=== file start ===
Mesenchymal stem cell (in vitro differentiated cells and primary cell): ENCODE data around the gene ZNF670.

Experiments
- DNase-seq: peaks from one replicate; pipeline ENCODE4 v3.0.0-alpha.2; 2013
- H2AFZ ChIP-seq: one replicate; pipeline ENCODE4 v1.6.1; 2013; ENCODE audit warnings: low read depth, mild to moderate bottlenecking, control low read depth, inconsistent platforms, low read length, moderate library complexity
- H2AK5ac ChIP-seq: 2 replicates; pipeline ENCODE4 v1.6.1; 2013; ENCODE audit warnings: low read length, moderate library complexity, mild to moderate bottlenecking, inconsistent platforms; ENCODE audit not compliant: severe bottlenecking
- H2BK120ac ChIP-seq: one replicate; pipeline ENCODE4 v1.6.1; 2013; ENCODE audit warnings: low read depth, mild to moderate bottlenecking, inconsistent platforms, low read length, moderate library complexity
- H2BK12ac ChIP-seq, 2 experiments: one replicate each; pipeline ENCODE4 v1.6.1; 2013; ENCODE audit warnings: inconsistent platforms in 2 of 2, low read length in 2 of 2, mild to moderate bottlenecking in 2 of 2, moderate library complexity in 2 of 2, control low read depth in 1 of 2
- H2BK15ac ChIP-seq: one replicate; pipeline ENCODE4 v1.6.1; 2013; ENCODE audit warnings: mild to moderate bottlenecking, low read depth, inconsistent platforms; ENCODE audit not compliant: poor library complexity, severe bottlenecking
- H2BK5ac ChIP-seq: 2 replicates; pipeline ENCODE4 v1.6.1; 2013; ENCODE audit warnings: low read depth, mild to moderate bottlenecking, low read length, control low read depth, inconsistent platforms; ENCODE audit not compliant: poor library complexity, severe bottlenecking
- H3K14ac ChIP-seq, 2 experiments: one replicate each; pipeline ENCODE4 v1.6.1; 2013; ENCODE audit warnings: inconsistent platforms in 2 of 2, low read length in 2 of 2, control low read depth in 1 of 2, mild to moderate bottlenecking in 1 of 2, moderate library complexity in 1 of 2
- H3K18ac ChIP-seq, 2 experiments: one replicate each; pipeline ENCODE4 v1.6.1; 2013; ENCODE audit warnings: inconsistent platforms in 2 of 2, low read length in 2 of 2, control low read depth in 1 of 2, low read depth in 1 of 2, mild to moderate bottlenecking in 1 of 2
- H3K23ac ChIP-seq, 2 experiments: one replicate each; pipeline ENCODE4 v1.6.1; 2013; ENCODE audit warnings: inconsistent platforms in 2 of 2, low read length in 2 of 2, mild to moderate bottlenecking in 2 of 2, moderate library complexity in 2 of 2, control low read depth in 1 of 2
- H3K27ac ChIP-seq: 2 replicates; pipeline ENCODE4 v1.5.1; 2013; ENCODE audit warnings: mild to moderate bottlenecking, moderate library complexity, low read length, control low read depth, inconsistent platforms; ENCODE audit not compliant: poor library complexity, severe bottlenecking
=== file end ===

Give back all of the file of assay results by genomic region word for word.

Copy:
Mesenchymal stem cell (in vitro differentiated cells and primary cell): ENCODE data around the gene ZNF670.

Experiments
- DNase-seq: peaks from one replicate; pipeline ENCODE4 v3.0.0-alpha.2; 2013
- H2AFZ ChIP-seq: one replicate; pipeline ENCODE4 v1.6.1; 2013; ENCODE audit warnings: low read depth, mild to moderate bottlenecking, control low read depth, inconsistent platforms, low read length, moderate library complexity
- H2AK5ac ChIP-seq: 2 replicates; pipeline ENCODE4 v1.6.1; 2013; ENCODE audit warnings: low read length, moderate library complexity, mild to moderate bottlenecking, inconsistent platforms; ENCODE audit not compliant: severe bottlenecking
- H2BK120ac ChIP-seq: one replicate; pipeline ENCODE4 v1.6.1; 2013; ENCODE audit warnings: low read depth, mild to moderate bottlenecking, inconsistent platforms, low read length, moderate library complexity
- H2BK12ac ChIP-seq, 2 experiments: one replicate each; pipeline ENCODE4 v1.6.1; 2013; ENCODE audit warnings: inconsistent platforms in 2 of 2, low read length in 2 of 2, mild to moderate bottlenecking in 2 of 2, moderate library complexity in 2 of 2, control low read depth in 1 of 2
- H2BK15ac ChIP-seq: one replicate; pipeline ENCODE4 v1.6.1; 2013; ENCODE audit warnings: mild to moderate bottlenecking, low read depth, inconsistent platforms; ENCODE audit not compliant: poor library complexity, severe bottlenecking
- H2BK5ac ChIP-seq: 2 replicates; pipeline ENCODE4 v1.6.1; 2013; ENCODE audit warnings: low read depth, mild to moderate bottlenecking, low read length, control low read depth, inconsistent platforms; ENCODE audit not compliant: poor library complexity, severe bottlenecking
- H3K14ac ChIP-seq, 2 experiments: one replicate each; pipeline ENCODE4 v1.6.1; 2013; ENCODE audit warnings: inconsistent platforms in 2 of 2, low read length in 2 of 2, control low read depth in 1 of 2, mild to moderate bottlenecking in 1 of 2, moderate library complexity in 1 of 2
- H3K18ac ChIP-seq, 2 experiments: one replicate each; pipeline ENCODE4 v1.6.1; 2013; ENCODE audit warnings: inconsistent platforms in 2 of 2, low read length in 2 of 2, control low read depth in 1 of 2, low read depth in 1 of 2, mild to moderate bottlenecking in 1 of 2
- H3K23ac ChIP-seq, 2 experiments: one replicate each; pipeline ENCODE4 v1.6.1; 2013; ENCODE audit warnings: inconsistent platforms in 2 of 2, low read length in 2 of 2, mild to moderate bottlenecking in 2 of 2, moderate library complexity in 2 of 2, control low read depth in 1 of 2
- H3K27ac ChIP-seq: 2 replicates; pipeline ENCODE4 v1.5.1; 2013; ENCODE audit warnings: mild to moderate bottlenecking, moderate library complexity, low read length, control low read depth, inconsistent platforms; ENCODE audit not compliant: poor library complexity, severe bottlenecking